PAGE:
The question is meaningless because not enough information has been specified. You need to know your own latitude, longitude, and elevation, plus the distance between you and the peak, before that question can be answered.
  10. Apr 11, 2010 #9
    D H, I understand exactly what you mean, but I still have a question about surveying. If you survey a peak as described, you determine those values for azimuth and elevation. If the observer is at some known position (alt/lat/lon), he can determine the summit altitude by measuring the elevation angle (and then doing some trig). That is measured as the "elevation" above his local horizontal (Earth surface tangent in direction of summit) so no problem. With respect to what is the azimuth measured? Is there some convention like ccw from the north side of the local north-south meridian?

    Anyways, the basis for my comparison of azimuth/elevation and latitude and longitude is that if you assume the Earth is spherical and you are standing at the center along the north-south axis, the azimuth is analogous to specifying a line of longitude. Likewise, an "elevation" is analogous to specifying a line of latitude. If your elevation is say 0 degrees, then that specifies the equator. If you azimuth is zero degrees, then you are looking at the Greenwich Meridian; and if it's 180 degrees it;s the International Dateline (more or less).

    Coming back to the OP's question, maybe he has observed the moon at a particular UTC time, and based on those observations he wants to derive the lat/lon of where the observation was made. (That's pure speculation since we haven't heard back...) I'm not sure if that's enough information to solve the problem, there is a nice wiki on why determining longitude is difficult.

  11. Apr 11, 2010 #10

    D H

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    Suppose you see some object and you want to know its azimuth and elevation. Imagine projecting the line to the object onto the local horizontal plane. The angle between the line to the object and the projection onto the plane is elevation. A positive elevation value means the object is above the local horizontal. The angle between true north and that projection onto the horizontal plane is the azimuth angle, measured positive to the east (or clockwise when viewed from above).

    Azimuth and elevation are a local coordinate system. The concept was invented for use on the surface of the Earth, not at the center of the Earth.
  12. Apr 11, 2010 #11
    So now we're doing spheroids, not that I condede aything that's been said. But I think you're bit adrift.
  13. Apr 11, 2010 #12
    And D H was just wrong.
  14. Apr 11, 2010 #13
    Do you work for ARPA?
  15. Apr 11, 2010 #14
    The nautical mile is defined by latitude, due to the very deformation of the globe heretofore stated.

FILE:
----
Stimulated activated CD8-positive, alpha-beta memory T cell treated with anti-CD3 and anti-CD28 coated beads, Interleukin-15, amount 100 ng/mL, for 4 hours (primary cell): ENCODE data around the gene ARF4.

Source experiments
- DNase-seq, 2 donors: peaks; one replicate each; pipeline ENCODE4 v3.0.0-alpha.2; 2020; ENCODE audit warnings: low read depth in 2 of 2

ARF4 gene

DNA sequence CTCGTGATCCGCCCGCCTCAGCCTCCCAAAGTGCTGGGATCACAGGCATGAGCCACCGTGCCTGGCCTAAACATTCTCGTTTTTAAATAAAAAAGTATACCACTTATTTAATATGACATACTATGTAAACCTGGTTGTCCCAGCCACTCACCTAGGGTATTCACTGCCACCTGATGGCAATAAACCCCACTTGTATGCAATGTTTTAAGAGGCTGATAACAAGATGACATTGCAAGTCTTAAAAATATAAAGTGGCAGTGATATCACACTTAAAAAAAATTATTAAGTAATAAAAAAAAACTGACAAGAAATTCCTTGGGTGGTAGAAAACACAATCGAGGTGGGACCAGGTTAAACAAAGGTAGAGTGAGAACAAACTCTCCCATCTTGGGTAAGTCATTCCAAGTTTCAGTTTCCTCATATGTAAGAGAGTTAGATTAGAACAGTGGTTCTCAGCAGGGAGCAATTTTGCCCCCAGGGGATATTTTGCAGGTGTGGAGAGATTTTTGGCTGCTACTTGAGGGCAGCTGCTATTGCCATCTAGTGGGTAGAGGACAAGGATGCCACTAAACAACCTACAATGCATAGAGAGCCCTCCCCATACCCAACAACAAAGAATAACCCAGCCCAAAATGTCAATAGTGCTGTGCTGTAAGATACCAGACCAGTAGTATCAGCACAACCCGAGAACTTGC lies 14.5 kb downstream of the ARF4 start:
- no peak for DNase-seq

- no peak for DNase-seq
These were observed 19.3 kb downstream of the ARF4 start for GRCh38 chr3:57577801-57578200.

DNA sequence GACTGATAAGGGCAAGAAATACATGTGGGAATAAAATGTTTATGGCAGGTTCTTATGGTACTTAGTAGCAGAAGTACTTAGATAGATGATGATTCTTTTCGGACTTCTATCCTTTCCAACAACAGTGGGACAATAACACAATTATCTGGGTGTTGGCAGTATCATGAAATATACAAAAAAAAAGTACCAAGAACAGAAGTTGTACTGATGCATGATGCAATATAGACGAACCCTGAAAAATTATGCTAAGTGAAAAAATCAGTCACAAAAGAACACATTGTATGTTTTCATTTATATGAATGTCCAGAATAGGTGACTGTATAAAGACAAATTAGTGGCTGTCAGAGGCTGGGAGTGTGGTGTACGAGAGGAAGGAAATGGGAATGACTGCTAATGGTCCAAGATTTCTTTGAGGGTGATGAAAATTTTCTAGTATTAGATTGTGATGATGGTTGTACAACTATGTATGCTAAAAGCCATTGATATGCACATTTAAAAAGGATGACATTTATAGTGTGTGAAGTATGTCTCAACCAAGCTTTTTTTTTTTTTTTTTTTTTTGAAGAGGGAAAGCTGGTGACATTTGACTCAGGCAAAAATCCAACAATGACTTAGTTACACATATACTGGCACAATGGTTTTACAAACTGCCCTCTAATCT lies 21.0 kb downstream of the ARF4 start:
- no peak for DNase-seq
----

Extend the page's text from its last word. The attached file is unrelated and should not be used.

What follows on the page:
16. Apr 11, 2010 #15

    D H

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    Regarding what, may I ask? Certainly not the nautical mile. It is exactly 1852 meters, by definition. That has been the definition since 1929. Not exactly new.

    That common or geodetic latitude is the angle between the equatorial plane and local vertical rather than angle between the equatorial plane and a line from the center of the Earth is not new. People have been using geodetic latitude since the 1700s.

    That azimuth and elevation are a local coordinate system is not new, either. People have needed to precisely aim things like surveying equipment and telescopes for a long time. Azimuth and elevation specify the direction in which those equipment are oriented.

    No. ARPA? ARPA doesn't really do much in this regard. The US agency that is responsible for defining things like the nautical mile is the National Institute of Standards and Technology. NASA obviously has to worry about things like azimuth and elevation so it can aim its telescopes and ground-based antenna in the right direction.

    BTW, I work for NASA.
  17. Apr 15, 2010 #16
    Hi folks, thanks for all the information provided. As much as I tried to understand some of you, its just beyond me. Btw, I did bump into this site recently which provides a formulae to convert Azimuth, Elevation and Range to XYZ coordinates.

    http://geostarslib.sourceforge.net/main.html [Broken]
    Last edited by a moderator: May 4, 2017
  18. Apr 15, 2010 #17
    cool nice find. looks like a well-made library
    Last edited by a moderator: May 4, 2017
  19. Apr 16, 2010 #18

    D H

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    That is converting azimuth, elevation, and range to East-North-Up, which is still a local coordinate system. The origin of an east-north-up from is a point on the surface of the Earth.

    Azimuth, elevation, and range are just the polar coordinates of a point in the local north-east-up frame. That is a left-handed coordinate frame, and yes, it is (grumble, grumble) a fairly widely used frame (one more grumble for good measure). Converting to north-east-up coordinates to north-east-down or east-north-up is, thankfully, trivial.
    Last edited by a moderator: May 4, 2017